Whether you are a blogger or an online retailer, you want to build relationships with strategic partners. You can develop these partnerships with other exerts in your field. Online retailers might find strategic partners in the same niche who are not direct competitors. By identifying these influencers, developing relationships with them and contributing to their marketing, you can win their support. They, in turn, can help you promote your content and expand your audience.

Creating great content is just part of effective content marketing. Creatively promoting your content with social media is an important part of a successful marketing strategy.

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Creating a Better User Experience With Content

Posted by Rachael Gerkensmeyer

shutterstock 197328569Content has always been considered king when it comes to developing and marketing a website. For a long time this meant creating articles, reviews, and product descriptions packed with target keywords that the search engines could pick up on and include in their results pages.

Unfortunately, this tactic would typically overlook the end user, whose experience should be the number one priority if you're trying to build a trustworthy brand and increase your profits. But because of the many updates Google has made to their algorithms in recent years, balancing content that offers a positive user experience and that also gets ranked well in search results is pretty easy to manage.

Sure, you still need to decipher which keywords to base your content off of to give Google and other popular search engines an idea of what your content is about. But whether you're posting on a blog, writing descriptions for your products, or simply trying to introduce your business to the world, you'll also need to create a unique and rewarding user experience for your readers.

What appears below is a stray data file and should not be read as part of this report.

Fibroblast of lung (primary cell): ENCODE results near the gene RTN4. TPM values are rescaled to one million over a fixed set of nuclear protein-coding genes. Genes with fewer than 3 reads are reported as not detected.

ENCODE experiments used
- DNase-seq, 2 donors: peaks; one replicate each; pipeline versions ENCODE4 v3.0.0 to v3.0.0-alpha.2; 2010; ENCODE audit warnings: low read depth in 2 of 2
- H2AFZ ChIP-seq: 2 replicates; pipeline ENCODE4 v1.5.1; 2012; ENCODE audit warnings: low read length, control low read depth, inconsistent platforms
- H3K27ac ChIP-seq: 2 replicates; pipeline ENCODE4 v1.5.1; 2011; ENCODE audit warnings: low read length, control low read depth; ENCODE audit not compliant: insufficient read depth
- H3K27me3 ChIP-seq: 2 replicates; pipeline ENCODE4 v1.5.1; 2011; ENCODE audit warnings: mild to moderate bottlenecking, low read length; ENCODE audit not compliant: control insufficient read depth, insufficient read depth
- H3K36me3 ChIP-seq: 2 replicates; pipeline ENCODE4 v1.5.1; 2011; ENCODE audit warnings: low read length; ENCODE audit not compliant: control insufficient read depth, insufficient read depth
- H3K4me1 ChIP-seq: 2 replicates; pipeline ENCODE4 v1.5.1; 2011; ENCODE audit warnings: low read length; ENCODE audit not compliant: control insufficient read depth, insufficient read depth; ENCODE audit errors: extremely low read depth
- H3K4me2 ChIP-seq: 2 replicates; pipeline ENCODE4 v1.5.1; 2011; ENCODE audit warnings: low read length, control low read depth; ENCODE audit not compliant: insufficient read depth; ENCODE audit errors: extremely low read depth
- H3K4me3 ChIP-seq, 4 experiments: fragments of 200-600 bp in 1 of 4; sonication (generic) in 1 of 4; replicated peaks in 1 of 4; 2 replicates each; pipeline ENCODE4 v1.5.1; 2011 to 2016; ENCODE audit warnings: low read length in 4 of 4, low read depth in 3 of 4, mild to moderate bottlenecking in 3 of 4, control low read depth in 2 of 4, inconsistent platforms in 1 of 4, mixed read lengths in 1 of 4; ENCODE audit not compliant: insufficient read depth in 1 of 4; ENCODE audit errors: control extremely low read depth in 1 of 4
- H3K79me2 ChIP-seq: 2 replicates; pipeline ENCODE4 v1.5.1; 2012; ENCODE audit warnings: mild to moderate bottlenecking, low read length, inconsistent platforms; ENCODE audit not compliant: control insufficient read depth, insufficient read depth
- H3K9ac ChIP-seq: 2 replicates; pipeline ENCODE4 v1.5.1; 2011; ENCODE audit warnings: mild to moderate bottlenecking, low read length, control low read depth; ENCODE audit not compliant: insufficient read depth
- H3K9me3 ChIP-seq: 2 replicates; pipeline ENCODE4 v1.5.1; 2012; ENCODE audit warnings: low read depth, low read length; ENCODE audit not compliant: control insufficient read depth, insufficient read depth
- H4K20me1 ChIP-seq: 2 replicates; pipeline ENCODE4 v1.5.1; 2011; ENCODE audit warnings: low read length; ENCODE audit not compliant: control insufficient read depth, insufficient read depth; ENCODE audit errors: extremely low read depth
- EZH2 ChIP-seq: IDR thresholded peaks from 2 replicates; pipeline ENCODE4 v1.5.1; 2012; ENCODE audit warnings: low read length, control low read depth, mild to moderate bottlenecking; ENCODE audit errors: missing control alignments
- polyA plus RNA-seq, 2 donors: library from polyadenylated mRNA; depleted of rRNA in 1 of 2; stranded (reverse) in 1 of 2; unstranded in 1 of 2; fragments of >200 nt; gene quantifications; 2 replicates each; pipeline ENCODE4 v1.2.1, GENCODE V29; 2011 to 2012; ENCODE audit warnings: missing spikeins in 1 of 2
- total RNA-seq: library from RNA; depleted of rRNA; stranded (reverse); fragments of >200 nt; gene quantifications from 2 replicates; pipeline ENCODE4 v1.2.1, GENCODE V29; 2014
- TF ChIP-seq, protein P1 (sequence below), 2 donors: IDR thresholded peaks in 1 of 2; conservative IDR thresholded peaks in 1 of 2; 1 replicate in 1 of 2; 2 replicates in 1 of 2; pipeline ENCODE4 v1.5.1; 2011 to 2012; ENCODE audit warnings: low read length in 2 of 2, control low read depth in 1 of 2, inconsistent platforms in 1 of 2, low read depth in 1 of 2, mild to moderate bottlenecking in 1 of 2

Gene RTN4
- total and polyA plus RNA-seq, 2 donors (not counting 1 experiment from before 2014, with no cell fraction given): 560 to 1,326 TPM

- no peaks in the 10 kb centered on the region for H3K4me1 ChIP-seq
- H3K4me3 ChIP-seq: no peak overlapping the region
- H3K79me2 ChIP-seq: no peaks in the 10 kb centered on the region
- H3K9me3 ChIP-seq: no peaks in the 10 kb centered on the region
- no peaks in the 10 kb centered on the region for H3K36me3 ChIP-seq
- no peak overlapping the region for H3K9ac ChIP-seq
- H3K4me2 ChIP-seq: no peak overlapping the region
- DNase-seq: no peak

The more helpful and engaging your content is, the more likely your readers will be to stick around and read what you have to say. The longer readers stick around, the more often they'll share your content and buy your products and services. And all of these actions are tracked by search engines, indicating to them that your website has something of value to offer – and therefore, your site is more likely to show up on the first page of search results for your chosen key terms.

As you can tell, search engine placement and user experience work hand-in-hand to get your website the attention it needs for success. When users appreciate your content, so do the search engines. When the search engines are happy with your website and rank it well, more readers find your content. And when your website is filled with awesome content, your business looks really good to customers, investors, and competitors! Here's what makes for engaging content that generates an optimal user experience:

Short and Direct Content Development

Create your content as if you are having a conversation with your readers. This ensures an easy-to-read flow that can be quickly digested and easily comprehended by a wide range of audiences. Tell a story with your words, but don't spend an entire paragraph setting up the scene. People shouldn't have to reread sentences to get a firm grasp on your message. Test your content on readers before publishing it on your site.

Actionable Content that Makes a Difference

Your readers should be able to actually put your message to use in their own lives somehow. If you're selling cosmetics and your content is about choosing a fall color for the eyes, tell readers how they can test shades at home with the right lighting, palettes, and mirrors. If you are promoting a clothing line, give readers tips on how to mix and match their old pieces with new ones. Helpful, actionable content helps to position yourself as an authority figure in your industry and demonstrates your experience and enthusiasm for the topics you're talking about.

Clear Credibility Built into the Content